Rain or Shine: Mak­ing the Most of an African Sa­fari

Mak­ing the Most of an African Sa­fari

Tourism Tattler - - EDITORIAL - By Des Langk­ilde.

Tourists come to South Africa for two things – sun and sa­fari. But do they un­der­stand that in or­der to see the Big-5 in their nat­u­ral habi­tat it’s bound to rain at some point? So how do lodges help guests un­der­stand that rain is nec­es­sary (and wel­come) and how do they keep them en­thu­si­as­tic when they find that their 3-day sa­fari is go­ing to be a rainy one?

To find out how they make the most of their guest’s sa­fari ex­pe­ri­ence on rainy days, I in­ter­viewed Rob Grad­well, Man­ag­ing Di­rec­tor of Lal­i­bela Pri­vate Game Re­serve in South Africa’s malaria-free East­ern Cape prov­ince. “Well firstly, we don’t can­cel game drives when it rains. Some of the best game sight­ings that our guests have ex­pe­ri­enced have been on drives in the rain. View­ing preda­tor species, in par­tic­u­lar, is best while rain is fall­ing. The rea­son for this is that big cats hunt more suc­cess­fully in the

rain as plains game turn their backs to the an­gle that the rain is com­ing from. The rain also damp­ens sound and de­creases smell.

“Sec­ondly, from a guest com­fort per­spec­tive while on sa­fari in the rain, we have re­cently re­placed Pon­chos on our game view­ing ve­hi­cles with brand new fleece-lined rain­coats.

“Our rangers and lodge staff go to great lengths to ex­plain to guests how im­por­tant rain is in Africa and how es­sen­tial it is for the flora and fauna. We also brief our guests on the unique photo opportunities that can only be cap­tured in wet con­di­tions. For ex­am­ple, when the earth is wet af­ter a down­pour, fly­ing ants burst from the earth in their thou­sands, while birds take ad­van­tage of this as an easy feed­ing op­por­tu­nity. Then there’s the chance to pho­to­graph a rain­bow – well worth en­dur­ing a few hours’ on sa­fari in the rain,” says Grad­well.

I then asked Ver­non Wait, Lal­i­bela’s Mar­ket­ing Di­rec­tor what guests do on rainy days in-be­tween game drives.

“Like most game reserves and lodges in South Africa, our lodges have com­fort­able lounges with a wide se­lec­tion of cof­fee-table books, nov­els by pop­u­lar au­thors in var­i­ous lan­guages and board games for guests to en­joy. Then, of course, there is the plea­sure to be de­rived from sit­ting be­side a roar­ing open hearth fire, while sip­ping on a South African sherry or Amarula Cream, or a freshly brewed cof­fee – all of which is pro­vided com­pli­men­tary as part of our all-in­clu­sive rates at Lal­i­bela.”

And what about guests who have young chil­dren?

“Mark’s Camp has a well-equipped play cen­tre where chil­dren are kept busy on dry or rainy days with a num­ber of fun and ed­u­ca­tional ac­tiv­i­ties, such as rhino T-shirt paint­ing, mak­ing African masks, paint­ing, mak­ing photo frames, mak­ing wind mo­biles, and a whole lot more. Also, on a com­pli­men­tary ba­sis, we pro­vide ex­pe­ri­enced child­min­ders to take care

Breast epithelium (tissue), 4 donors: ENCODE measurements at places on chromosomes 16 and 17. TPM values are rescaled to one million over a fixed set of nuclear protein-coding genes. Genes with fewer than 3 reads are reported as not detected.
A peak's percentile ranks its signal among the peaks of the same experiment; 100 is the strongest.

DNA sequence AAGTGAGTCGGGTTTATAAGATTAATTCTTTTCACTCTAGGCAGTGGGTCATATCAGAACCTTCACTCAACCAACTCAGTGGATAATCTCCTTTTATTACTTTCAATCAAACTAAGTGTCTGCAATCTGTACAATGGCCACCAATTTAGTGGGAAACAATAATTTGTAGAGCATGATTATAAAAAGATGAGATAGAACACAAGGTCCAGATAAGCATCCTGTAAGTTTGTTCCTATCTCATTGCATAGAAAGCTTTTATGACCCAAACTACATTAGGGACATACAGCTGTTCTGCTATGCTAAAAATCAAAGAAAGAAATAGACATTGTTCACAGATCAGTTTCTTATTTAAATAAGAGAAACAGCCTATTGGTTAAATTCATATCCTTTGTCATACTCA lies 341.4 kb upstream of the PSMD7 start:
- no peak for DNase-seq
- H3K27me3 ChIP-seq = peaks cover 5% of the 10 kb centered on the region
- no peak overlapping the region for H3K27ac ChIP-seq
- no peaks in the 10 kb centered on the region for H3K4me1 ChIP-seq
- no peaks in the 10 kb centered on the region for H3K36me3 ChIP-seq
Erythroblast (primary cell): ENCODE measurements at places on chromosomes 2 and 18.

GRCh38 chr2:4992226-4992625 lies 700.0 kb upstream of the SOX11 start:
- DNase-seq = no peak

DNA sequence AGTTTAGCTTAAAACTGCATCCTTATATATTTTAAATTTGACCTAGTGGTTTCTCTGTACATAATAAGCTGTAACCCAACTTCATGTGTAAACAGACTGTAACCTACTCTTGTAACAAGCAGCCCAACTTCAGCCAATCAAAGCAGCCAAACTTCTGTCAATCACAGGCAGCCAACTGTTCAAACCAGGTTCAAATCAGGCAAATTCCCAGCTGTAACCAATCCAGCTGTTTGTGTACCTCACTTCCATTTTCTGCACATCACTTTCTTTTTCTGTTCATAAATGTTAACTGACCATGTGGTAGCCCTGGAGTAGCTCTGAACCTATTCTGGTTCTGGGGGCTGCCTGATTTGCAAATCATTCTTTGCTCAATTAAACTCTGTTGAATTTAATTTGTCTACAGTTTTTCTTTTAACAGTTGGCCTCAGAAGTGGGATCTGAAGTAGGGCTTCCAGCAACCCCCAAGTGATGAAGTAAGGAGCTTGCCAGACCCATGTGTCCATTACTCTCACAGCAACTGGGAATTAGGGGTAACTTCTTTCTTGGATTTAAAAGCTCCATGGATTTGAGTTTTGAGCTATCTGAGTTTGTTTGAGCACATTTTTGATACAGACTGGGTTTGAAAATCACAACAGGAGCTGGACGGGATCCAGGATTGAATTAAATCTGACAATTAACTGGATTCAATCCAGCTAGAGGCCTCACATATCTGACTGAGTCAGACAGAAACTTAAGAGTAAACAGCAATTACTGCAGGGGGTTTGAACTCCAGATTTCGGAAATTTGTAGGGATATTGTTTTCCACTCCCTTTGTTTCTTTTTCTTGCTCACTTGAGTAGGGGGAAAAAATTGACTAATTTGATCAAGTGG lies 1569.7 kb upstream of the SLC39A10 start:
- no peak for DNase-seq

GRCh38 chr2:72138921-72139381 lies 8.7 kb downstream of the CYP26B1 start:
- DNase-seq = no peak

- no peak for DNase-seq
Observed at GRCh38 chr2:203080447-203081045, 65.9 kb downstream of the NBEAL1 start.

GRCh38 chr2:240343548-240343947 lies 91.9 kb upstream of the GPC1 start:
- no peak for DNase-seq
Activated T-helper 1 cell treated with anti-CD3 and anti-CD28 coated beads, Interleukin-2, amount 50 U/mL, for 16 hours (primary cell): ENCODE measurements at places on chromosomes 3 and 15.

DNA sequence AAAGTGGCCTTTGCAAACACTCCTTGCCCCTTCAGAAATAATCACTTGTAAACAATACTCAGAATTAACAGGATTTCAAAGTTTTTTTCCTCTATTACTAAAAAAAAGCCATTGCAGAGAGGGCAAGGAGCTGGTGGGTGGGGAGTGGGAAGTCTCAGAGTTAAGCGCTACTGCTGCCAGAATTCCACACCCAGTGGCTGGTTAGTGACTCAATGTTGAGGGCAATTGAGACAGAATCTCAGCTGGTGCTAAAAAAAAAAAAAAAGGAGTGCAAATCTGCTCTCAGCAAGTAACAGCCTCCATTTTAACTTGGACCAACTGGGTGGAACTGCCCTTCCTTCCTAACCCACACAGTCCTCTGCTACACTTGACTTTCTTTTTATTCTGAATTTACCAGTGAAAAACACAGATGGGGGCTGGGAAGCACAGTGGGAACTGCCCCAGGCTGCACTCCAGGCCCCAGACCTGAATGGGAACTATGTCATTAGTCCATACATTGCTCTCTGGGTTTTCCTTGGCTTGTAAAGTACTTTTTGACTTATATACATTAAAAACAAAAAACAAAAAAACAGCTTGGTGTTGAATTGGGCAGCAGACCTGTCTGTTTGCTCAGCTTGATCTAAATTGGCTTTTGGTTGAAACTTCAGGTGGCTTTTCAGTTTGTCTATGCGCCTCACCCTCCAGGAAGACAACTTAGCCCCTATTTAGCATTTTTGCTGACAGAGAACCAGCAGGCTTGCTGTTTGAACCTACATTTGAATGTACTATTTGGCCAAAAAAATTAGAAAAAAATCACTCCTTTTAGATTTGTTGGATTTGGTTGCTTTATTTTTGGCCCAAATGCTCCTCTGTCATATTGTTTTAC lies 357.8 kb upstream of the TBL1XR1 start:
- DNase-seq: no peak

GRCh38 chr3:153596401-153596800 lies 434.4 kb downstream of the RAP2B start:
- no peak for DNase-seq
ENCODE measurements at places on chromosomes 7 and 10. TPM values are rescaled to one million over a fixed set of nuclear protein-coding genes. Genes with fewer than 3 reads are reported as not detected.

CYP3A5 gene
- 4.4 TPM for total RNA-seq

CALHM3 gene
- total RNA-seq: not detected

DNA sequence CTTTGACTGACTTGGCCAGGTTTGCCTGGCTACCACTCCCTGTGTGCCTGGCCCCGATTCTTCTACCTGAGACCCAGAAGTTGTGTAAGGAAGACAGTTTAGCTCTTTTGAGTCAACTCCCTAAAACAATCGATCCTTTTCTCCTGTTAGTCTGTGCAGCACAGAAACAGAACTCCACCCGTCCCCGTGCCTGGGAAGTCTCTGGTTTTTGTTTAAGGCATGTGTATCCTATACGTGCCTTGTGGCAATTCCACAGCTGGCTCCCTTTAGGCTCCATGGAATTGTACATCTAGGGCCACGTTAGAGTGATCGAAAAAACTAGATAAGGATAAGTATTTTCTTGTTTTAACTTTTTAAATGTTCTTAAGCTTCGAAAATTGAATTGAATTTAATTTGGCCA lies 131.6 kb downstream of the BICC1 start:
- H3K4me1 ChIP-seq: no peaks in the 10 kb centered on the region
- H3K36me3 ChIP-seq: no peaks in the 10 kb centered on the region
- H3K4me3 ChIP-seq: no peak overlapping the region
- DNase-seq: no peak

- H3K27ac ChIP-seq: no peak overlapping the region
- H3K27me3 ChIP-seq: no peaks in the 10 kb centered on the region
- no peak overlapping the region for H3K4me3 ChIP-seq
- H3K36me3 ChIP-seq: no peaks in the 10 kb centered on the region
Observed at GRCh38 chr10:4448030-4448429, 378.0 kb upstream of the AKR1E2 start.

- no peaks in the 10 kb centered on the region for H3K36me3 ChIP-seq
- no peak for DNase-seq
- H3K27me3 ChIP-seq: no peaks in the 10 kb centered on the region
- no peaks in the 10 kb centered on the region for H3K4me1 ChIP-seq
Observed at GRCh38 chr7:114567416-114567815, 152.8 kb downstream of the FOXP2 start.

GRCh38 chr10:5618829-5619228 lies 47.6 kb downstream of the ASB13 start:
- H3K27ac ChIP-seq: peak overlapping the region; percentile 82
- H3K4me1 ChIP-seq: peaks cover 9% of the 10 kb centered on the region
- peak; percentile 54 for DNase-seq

of chil­dren while their par­ents re­lax. Spe­cial meal times for chil­dren un­der eight years of age, with food more suited to young pal­lets, also en­sures that par­ents can have more adult time should they choose,” says Wait.

I should men­tion at this point that chil­dren have their own game drive ac­com­pa­nied by a Chil­dren’s Pro­gramme Co­or­di­na­tor - read more here.

What pre-trip tips would you give to guests who know that they will be ar­riv­ing over a rainy pe­riod?

“Be Pre­pared! A lot of the stress about rain on sa­fari stems from what wa­ter may do to their ex­pen­sive cam­eras and elec­tronic equip­ment. We rec­om­mend that guests bring along a wa­ter­proof bag in which to put ev­ery­thing the mo­ment it starts to rain heav­ily. Al­though a lot of gear these days can han­dle a light spat­ter of rain, it’s bet­ter to be safe than sorry.

“Also, as with when it is not rain­ing, we en­cour­age our guests to elim­i­nate spe­cific ex­pec­ta­tions and to be open to any­thing. Ac­cept the wet con­di­tions and look out for unique sight­ings that won’t be seen in dry con­di­tions. The joy and en­thu­si­asm felt by rangers and lodge staff are dif­fi­cult to ig­nore and this of­ten rubs off on guests. It is not un­com­mon to hear guests talk­ing about their “crazy ranger” who got them to dance in the rain at sun­downer time on the game drive,” con­cludes Wait.

From my own ex­pe­ri­ences of game drives in the rain, I’ve found them to be ex­hil­a­rat­ing, as the field guide per­forms feats of driv­ing on muddy roads, coax­ing the Land Cruiser up steep in­clines as though he’d been do­ing it all his life. Of course, he mostly had been. It’s all part of the ad­ven­ture of a sa­fari in the rain.

For more in­for­ma­tion visit www.lal­i­bela.net

Mod­el­ling the new fleece lined Pon­cho rain­coats equipped on Lal­i­bela's game view­ing ve­hi­cles are Ta­nia Botha, Kim Fryer and Candice Ruste­berg.

This per­fectly-timed photo of chee­tah in the rain was cap­tured by Ir­ish wildlife pho­tog­ra­pher Paul Mcken­zie.

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